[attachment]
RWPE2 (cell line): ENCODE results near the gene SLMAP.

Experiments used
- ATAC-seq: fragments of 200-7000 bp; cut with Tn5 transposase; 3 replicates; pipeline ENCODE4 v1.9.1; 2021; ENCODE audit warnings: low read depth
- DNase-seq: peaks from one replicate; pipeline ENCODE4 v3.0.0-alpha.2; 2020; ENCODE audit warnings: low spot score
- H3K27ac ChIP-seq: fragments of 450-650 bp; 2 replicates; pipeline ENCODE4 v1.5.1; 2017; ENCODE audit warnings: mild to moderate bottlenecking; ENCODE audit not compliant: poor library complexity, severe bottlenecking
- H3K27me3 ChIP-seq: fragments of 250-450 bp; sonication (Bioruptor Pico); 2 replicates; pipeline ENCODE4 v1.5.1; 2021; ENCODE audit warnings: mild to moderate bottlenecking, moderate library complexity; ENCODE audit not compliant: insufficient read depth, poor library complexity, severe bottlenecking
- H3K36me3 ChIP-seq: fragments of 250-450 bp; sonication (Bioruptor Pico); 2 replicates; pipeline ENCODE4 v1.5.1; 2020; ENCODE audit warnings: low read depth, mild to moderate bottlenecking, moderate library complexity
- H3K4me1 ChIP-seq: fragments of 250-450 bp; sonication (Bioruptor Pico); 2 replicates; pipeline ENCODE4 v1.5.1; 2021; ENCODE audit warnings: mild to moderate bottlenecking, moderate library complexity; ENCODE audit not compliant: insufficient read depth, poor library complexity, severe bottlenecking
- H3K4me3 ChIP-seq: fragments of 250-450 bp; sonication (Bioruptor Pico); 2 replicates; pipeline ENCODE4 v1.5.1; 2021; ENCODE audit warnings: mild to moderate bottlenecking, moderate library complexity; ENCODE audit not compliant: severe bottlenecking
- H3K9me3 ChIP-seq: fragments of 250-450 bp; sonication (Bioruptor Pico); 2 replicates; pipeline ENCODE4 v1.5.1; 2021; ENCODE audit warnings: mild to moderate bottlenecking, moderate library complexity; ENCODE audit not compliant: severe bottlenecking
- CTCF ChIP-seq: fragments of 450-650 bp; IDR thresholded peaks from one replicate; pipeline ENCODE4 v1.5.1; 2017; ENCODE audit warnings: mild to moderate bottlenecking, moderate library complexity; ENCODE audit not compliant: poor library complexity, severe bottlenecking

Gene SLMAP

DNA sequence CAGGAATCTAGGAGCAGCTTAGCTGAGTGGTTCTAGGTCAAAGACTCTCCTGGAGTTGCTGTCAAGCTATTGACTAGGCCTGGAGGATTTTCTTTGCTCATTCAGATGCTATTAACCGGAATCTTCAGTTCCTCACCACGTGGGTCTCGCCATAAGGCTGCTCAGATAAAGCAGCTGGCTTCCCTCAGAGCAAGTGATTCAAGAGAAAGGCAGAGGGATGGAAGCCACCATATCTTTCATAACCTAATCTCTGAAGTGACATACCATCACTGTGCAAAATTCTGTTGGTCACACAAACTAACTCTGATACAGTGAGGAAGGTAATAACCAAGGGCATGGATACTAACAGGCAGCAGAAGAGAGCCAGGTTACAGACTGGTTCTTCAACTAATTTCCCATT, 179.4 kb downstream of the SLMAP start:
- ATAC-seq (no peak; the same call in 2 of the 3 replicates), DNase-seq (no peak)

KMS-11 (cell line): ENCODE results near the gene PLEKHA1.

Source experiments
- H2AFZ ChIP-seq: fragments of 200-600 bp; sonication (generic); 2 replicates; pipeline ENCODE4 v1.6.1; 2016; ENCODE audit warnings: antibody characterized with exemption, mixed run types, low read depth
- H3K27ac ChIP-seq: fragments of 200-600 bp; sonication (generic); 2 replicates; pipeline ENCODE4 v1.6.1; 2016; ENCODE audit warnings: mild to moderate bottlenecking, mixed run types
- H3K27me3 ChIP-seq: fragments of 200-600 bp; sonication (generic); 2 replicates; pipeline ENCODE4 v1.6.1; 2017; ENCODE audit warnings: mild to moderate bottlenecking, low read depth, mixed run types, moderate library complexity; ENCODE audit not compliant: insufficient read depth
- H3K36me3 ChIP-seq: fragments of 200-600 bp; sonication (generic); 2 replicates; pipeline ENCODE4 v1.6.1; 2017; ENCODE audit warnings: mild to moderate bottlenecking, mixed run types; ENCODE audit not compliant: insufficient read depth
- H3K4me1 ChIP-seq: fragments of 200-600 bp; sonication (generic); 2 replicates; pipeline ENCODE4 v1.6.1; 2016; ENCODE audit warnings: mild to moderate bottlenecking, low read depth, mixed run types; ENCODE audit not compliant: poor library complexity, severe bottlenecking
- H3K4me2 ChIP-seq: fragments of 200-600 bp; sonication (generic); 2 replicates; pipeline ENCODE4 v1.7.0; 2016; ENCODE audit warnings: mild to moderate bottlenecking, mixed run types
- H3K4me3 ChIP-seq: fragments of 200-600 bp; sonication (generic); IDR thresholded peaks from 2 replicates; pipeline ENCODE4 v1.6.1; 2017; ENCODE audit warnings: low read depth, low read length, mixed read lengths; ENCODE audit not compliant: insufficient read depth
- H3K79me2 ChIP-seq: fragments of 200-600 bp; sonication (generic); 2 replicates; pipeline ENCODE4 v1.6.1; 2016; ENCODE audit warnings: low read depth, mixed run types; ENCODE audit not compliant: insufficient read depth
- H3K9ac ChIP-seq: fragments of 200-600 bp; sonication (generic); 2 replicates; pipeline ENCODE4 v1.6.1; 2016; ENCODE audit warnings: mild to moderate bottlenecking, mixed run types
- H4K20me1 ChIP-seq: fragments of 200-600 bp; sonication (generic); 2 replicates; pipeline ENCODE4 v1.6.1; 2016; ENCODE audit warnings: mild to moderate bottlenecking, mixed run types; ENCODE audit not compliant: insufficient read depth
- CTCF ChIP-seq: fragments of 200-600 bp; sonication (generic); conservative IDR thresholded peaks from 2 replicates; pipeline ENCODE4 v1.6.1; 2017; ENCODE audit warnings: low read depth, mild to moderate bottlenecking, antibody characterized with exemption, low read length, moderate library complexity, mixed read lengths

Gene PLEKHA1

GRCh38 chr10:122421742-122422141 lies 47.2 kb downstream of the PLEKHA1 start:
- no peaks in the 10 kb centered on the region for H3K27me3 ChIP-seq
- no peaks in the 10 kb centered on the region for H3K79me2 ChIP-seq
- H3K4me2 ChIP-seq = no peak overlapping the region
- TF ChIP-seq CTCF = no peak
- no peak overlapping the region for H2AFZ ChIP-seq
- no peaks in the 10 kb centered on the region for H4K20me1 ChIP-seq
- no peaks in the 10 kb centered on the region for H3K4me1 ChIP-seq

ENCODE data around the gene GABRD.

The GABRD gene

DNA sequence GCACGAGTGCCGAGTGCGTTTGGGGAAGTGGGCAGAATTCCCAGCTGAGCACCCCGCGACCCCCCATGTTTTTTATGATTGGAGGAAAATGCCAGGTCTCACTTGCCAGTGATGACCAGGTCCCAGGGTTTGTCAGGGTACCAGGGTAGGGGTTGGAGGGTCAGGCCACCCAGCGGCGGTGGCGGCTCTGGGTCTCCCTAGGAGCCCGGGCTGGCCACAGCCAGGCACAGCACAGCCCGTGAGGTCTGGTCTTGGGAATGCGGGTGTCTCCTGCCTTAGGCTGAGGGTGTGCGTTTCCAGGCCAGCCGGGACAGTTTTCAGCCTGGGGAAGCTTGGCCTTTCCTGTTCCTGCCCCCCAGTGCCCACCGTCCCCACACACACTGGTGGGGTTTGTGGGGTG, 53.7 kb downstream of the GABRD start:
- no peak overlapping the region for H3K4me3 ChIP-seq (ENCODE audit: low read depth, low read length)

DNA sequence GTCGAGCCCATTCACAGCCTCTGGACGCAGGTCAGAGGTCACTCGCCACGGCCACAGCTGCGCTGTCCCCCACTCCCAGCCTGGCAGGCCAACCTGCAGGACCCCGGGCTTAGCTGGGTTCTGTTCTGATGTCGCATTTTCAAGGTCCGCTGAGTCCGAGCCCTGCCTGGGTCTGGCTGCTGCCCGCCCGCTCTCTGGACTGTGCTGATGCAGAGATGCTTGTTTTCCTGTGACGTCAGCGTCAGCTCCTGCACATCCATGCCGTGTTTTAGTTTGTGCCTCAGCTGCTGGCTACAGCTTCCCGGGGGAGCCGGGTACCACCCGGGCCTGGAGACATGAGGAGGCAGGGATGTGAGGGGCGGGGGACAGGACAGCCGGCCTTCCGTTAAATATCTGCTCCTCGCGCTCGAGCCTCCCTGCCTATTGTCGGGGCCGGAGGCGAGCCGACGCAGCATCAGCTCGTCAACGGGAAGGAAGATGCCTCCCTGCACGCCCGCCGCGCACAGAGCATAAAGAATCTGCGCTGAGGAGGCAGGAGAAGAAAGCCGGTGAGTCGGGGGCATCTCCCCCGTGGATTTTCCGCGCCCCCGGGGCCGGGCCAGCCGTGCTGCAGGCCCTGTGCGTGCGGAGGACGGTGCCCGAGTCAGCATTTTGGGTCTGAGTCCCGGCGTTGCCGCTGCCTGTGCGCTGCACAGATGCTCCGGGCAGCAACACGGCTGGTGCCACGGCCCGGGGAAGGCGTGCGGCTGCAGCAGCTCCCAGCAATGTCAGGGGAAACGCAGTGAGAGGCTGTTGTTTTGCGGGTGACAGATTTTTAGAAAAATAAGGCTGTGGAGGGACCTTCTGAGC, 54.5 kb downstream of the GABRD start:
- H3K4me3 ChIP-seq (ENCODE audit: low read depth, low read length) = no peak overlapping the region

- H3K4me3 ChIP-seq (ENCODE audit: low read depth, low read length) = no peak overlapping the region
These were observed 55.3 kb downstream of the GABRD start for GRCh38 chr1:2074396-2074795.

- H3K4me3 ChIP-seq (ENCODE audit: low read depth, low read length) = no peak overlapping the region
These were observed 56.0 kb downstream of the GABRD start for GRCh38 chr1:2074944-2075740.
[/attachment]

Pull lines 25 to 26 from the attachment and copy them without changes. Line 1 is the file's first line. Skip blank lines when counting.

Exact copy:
- H3K9ac ChIP-seq: fragments of 200-600 bp; sonication (generic); 2 replicates; pipeline ENCODE4 v1.6.1; 2016; ENCODE audit warnings: mild to moderate bottlenecking, mixed run types
- H4K20me1 ChIP-seq: fragments of 200-600 bp; sonication (generic); 2 replicates; pipeline ENCODE4 v1.6.1; 2016; ENCODE audit warnings: mild to moderate bottlenecking, mixed run types; ENCODE audit not compliant: insufficient read depth